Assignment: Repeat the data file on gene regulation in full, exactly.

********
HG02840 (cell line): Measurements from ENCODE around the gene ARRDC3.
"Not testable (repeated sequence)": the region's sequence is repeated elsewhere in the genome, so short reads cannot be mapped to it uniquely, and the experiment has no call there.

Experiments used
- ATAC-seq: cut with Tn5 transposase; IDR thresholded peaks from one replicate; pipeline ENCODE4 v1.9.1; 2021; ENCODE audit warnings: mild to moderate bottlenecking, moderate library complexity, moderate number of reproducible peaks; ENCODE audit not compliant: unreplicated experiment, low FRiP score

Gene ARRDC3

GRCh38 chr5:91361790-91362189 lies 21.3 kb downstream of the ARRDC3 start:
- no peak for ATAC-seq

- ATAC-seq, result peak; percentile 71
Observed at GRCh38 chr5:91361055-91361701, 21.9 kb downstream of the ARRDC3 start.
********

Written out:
HG02840 (cell line): Measurements from ENCODE around the gene ARRDC3.
"Not testable (repeated sequence)": the region's sequence is repeated elsewhere in the genome, so short reads cannot be mapped to it uniquely, and the experiment has no call there.

Experiments used
- ATAC-seq: cut with Tn5 transposase; IDR thresholded peaks from one replicate; pipeline ENCODE4 v1.9.1; 2021; ENCODE audit warnings: mild to moderate bottlenecking, moderate library complexity, moderate number of reproducible peaks; ENCODE audit not compliant: unreplicated experiment, low FRiP score

Gene ARRDC3

GRCh38 chr5:91361790-91362189 lies 21.3 kb downstream of the ARRDC3 start:
- no peak for ATAC-seq

- ATAC-seq, result peak; percentile 71
Observed at GRCh38 chr5:91361055-91361701, 21.9 kb downstream of the ARRDC3 start.